BY PAUL STAMETS via The Huffington Post
Enoki mushrooms, a tasty variety commonly sold in grocery stores, were one of the first mushrooms studied for preventing cancer. Credit for discovering this medical benefit goes in large part to Dr. Tetsuro Ikekawa, a former epidemiologist at the Research Institute of the National Cancer Center in Tokyo, Japan. He wondered why the cancer rates in the Nagano Prefecture of Japan were abnormally low from 1972-1986, compared to surrounding provinces. Ikekawa found it was the center of enoki mushroom cultivation. A cluster within the population of Nagano died less frequently from cancer: enoki mushroom growers and their families. Since many enoki farmers gave their employees the bruised or blemished mushrooms that were deemed unattractive to shoppers, these Nagano citizens ate far more enoki mushrooms than their neighbors. Dr. Ikekawa surmised that their higher rate of enoki mushroom consumption correlated with the lower cancer death rate in Nagano Prefecture.
At the time of the research, the average cancer death rate in the Nagano prefecture was 160 per 100,000. This rate dropped to 97 per 100,000, comparatively, in families of enoki growers (Ikekawa, et al,,1989, 2003). Men’s cancer deaths decreased by 36.6 percent, and women in this cluster benefited from a 42.7 percent decrease in mortality from cancer. The population base in this study was around 175,000 people and was age-adjusted. By contrast, the United States currently records 173 deaths from cancer per 100,000 as of 2009 (The Henry J. Kaiser Foundation).
While there are no clusters of enoki growers and enoki eaters to study in the U.S. like there are in Nagano, this Japanese study could inspire epidemiologists to study the effect of higher mushroom consumption. Such research could support the widespread theory held by many mycologists and physicians that increased mushroom consumption can lower cancer fatality rates.
Dr. Ikekawa’s 1989 epidemiological study published by the Nagano Prefectural Research Institute of Rural Industry corroborated years of lab-scale research by Dr. Ikekawa and others. In a flurry of medical research — sparked in part by Ikekawa’s1969 article in Cancer Research on the cancer-fighting properties of many gourmet mushrooms — Japanese researchers sought to isolate, purify, and identify the constituents in enoki mushrooms that provided the anti-cancer effects. Their research focused on two classes of protein-bound polysaccharides: FVP (as in Flammulina velutipes polysaccharides, such as EA6), and FVE (for Flammulina velutipes extracts). As a result of this research, two new compounds — flammulin and proflamin — were isolated. Proflamin is a glycoprotein, containing more than 90 percent protein and less than 10 percent carbohydrate with a molecular weight between 13,000-17,000 Da. Notably, this molecule is orders of magnitude lighter than the heavy beta glucan polysaccharides. Comparative tests of proflamin showed better immune mitigated, cancer-fighting activity against melanoma and other cancers than the well-known PSK isolated from turkey tail (Trametes versicolor) mushrooms. (Ikekawa, et al., 1985).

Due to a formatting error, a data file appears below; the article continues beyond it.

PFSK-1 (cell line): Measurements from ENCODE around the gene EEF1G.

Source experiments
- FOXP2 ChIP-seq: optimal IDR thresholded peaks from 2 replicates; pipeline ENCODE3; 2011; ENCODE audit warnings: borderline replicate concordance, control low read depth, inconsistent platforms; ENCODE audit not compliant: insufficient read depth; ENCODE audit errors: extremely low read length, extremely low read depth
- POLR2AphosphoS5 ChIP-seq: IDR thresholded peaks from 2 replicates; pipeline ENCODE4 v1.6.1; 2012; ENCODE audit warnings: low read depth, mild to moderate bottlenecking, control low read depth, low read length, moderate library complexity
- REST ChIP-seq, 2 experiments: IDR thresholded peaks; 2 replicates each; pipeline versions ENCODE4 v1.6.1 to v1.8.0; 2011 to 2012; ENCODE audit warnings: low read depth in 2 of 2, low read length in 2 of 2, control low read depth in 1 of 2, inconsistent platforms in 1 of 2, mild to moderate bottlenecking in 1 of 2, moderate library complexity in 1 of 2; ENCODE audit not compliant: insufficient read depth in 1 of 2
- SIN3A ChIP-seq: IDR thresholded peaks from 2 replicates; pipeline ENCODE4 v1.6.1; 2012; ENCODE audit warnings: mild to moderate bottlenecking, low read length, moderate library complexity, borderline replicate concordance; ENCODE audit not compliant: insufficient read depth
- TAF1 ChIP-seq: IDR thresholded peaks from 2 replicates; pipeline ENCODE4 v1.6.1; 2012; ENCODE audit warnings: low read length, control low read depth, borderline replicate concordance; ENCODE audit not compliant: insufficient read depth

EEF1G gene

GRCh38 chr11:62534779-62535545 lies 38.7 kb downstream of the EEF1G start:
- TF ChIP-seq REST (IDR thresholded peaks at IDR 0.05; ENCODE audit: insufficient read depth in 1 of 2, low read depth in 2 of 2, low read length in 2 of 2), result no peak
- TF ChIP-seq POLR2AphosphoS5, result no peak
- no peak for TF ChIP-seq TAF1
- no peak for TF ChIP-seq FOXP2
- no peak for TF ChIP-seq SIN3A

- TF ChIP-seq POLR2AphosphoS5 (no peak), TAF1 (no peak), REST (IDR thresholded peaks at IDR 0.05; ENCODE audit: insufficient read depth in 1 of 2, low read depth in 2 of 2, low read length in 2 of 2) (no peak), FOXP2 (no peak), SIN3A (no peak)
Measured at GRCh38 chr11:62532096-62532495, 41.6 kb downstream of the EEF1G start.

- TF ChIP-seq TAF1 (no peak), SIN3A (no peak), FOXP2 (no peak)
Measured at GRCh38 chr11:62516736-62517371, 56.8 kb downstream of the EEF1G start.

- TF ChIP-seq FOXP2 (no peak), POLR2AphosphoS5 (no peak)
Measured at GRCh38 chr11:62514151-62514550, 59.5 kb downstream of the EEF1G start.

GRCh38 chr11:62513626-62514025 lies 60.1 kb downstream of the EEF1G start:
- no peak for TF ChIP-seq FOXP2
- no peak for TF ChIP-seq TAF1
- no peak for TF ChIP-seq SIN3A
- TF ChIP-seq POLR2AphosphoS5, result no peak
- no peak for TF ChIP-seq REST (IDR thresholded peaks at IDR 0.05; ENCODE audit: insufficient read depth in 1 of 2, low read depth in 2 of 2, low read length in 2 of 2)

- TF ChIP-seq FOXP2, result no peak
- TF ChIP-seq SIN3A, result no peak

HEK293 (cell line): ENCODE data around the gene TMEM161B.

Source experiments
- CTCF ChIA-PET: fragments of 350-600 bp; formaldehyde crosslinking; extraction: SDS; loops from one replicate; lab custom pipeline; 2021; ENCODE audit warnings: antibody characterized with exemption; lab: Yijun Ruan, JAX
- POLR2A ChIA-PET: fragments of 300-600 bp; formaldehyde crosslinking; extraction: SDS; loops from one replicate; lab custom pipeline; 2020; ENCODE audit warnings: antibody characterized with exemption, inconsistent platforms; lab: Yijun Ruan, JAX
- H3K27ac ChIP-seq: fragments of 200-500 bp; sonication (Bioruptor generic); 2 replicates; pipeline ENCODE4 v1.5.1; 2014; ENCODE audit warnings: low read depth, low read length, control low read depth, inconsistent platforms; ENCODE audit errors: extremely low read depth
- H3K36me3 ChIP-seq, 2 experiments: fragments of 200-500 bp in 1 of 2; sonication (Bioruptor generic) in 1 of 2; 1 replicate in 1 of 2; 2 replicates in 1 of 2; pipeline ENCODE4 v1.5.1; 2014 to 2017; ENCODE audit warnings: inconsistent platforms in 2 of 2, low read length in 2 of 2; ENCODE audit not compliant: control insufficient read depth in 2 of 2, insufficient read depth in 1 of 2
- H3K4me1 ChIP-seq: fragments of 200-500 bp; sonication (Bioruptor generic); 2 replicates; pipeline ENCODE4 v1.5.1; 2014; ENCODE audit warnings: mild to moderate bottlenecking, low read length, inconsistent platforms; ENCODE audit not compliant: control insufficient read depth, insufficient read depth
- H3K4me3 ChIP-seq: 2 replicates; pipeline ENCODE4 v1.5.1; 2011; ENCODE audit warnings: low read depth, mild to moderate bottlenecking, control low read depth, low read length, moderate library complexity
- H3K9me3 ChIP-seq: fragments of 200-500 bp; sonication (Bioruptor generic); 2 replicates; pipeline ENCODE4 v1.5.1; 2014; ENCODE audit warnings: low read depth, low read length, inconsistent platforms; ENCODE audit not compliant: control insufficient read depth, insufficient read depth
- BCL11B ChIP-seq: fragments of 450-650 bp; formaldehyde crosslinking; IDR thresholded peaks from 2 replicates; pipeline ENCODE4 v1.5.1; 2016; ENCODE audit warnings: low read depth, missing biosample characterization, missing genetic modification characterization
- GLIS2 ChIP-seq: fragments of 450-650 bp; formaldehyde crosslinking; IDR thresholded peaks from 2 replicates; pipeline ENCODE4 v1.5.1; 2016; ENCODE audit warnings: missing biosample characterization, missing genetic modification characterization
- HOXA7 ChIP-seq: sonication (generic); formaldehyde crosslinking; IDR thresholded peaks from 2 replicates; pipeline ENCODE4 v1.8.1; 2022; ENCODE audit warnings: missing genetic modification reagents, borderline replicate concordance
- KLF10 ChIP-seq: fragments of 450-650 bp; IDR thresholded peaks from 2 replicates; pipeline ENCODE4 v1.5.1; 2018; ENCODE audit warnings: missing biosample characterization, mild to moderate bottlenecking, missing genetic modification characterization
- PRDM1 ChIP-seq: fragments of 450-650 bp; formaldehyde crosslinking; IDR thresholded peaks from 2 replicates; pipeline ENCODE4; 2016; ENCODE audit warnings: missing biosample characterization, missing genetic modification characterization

In 2009, the journal Immunology published a study showing that ingesting enoki extracts containing these substances significantly improved survival rates of mice infected with Human Papilloma Virus (HPV), a leading cause of cervical cancer. Two sets of mice were infected with the HPV oncovirus, and one set was given an extract of enoki mushrooms.
Tumor protection assays showed that 60 percent of mice co-immunized with HPV-16 E7 plus Fve, as compared with 20 percent of those immunized only with HPV-16 E7, remained tumour-free for up to 167 days after challenge with the tumour cells.
The positive immune reactions were augmented from expansion of HPV specific interferon (IFN)-gamma-producing CD4(+) and CD8(+) T lymphocytes cells (Ding et. al., 2009). In a later study by Yin et al. (2010), Chinese researchers found that three unique beta glucans found in enoki mushrooms (beta-linked glucose, galactose, mannose and fucose sugars) induced a significant increase in cellular nitric oxide expression from murine peritoneal macrophages. Nitric oxide production by immune cells is one of the key mechanisms that our bodies use to destroy diseased cells. Enhancement of these types of immune responses is seen consistently with many medicinal mushrooms that have been tested by cancer researchers.
Enoki mushrooms are a rich source of important nutrients (Stamets, 2005). Our analysis showed that for every 100 grams (dry weight), enoki offers:
- 346 calories
- 53 percent carbohydrates (31 percent complex carbohydrates, 22 percent other sugars)
- 26 percent protein
- 26 percent dietary fiber
- 3 percent fat (1.0 gram polyunsaturated, 1.2 grams total unsaturated, 0.23 grams saturated)
- Significant quantities of many vitamins and minerals: 0.35 mg thiamine, 10.9 mg pantothenic acid (B5), 61 mg niacin, 1.69 mg riboflavin, 14 mg calcium, 0.61 mg copper, 8.3 mg iron, 3,100 mg potassium, 54 µg selenium, and 19 mg sodium.
Read the full article here.
Paul Stamets is founder of Fungi Perfecti, and was named by Utne Reader magazine as one of the Top Fifty visionaries in 2008. He has pioneered many innovations in the cultivation and use of edible and medicinal mushrooms. He is the author of The Mushroom Cultivator,Growing Gourmet and Medicinal Mushrooms, and Mycelium Running: How Mushrooms Can Help Save the World. www.fungi.com
Join Paul Stamets at Hollyhock, on Cortes Island, for “Mushrooms: Wild & Mysterious”, Oct 23-27, 2013.